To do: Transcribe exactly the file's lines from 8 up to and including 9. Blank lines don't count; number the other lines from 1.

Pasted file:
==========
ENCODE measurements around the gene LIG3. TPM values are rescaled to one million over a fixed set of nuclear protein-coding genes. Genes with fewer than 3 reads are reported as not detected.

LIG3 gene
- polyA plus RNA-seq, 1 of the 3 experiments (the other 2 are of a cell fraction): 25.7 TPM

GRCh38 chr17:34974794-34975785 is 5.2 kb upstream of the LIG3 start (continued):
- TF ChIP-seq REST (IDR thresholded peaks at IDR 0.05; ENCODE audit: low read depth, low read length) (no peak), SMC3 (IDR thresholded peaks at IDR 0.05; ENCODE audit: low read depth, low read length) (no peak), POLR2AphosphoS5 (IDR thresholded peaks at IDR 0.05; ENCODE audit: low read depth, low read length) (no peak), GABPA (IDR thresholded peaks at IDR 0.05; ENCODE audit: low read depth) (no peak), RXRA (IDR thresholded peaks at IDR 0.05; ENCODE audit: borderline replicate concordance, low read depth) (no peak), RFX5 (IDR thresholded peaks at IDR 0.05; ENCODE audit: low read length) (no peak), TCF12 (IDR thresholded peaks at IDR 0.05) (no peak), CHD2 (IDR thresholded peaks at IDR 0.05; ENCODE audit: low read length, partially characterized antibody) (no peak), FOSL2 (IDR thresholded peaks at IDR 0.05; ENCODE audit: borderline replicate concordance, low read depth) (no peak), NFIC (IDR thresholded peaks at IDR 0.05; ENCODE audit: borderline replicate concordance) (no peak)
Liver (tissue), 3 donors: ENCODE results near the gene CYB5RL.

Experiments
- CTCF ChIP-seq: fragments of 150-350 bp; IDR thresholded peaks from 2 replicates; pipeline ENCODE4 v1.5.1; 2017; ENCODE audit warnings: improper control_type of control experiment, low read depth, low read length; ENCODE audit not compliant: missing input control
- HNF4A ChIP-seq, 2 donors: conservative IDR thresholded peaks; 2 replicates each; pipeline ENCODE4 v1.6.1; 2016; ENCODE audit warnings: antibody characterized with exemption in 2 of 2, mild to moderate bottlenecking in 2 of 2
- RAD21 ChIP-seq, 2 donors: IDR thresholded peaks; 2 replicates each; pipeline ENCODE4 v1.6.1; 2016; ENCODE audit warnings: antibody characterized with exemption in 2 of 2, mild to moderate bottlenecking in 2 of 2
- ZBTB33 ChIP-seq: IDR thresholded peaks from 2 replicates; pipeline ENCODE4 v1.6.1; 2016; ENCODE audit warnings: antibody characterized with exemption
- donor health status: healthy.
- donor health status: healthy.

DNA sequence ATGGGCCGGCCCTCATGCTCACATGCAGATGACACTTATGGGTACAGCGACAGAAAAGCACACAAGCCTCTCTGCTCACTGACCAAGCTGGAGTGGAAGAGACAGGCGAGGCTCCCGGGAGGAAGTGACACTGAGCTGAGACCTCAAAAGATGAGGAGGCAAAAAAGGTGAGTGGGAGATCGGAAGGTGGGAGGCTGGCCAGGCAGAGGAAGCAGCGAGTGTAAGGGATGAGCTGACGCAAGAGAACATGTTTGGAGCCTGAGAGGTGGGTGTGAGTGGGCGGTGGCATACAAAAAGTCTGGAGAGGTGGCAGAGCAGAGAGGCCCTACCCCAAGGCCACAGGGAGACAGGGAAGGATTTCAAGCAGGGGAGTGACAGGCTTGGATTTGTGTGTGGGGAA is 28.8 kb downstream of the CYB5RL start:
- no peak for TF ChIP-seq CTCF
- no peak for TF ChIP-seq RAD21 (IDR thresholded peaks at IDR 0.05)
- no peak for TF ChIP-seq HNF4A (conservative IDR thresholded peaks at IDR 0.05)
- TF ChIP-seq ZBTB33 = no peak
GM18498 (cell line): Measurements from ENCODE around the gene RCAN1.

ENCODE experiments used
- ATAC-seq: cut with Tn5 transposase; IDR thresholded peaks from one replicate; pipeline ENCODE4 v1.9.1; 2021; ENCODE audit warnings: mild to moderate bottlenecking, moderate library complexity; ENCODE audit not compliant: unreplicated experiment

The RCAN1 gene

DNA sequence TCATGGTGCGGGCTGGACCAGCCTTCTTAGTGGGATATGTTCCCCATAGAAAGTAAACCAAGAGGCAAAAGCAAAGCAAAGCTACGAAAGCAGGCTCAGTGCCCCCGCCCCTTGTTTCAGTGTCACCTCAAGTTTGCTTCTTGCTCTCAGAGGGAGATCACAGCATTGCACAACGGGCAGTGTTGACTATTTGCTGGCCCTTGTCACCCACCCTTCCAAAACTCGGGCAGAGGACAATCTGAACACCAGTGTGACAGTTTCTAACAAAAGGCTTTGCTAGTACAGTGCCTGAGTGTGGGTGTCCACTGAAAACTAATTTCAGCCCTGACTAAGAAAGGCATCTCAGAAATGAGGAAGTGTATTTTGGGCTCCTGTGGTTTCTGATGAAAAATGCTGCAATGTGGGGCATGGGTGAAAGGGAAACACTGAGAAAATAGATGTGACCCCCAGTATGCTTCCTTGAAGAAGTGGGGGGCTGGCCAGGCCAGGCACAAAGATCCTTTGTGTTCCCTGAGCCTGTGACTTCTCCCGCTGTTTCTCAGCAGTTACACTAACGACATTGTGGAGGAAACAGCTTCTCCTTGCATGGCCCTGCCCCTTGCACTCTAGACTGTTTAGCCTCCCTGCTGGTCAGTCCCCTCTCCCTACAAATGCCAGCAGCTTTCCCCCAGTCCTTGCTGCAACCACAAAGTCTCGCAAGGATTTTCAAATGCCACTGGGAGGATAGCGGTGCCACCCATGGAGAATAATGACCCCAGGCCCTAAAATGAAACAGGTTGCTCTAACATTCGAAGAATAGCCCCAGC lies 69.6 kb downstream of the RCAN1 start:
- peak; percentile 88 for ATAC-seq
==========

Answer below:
- CTCF ChIP-seq: fragments of 150-350 bp; IDR thresholded peaks from 2 replicates; pipeline ENCODE4 v1.5.1; 2017; ENCODE audit warnings: improper control_type of control experiment, low read depth, low read length; ENCODE audit not compliant: missing input control
- HNF4A ChIP-seq, 2 donors: conservative IDR thresholded peaks; 2 replicates each; pipeline ENCODE4 v1.6.1; 2016; ENCODE audit warnings: antibody characterized with exemption in 2 of 2, mild to moderate bottlenecking in 2 of 2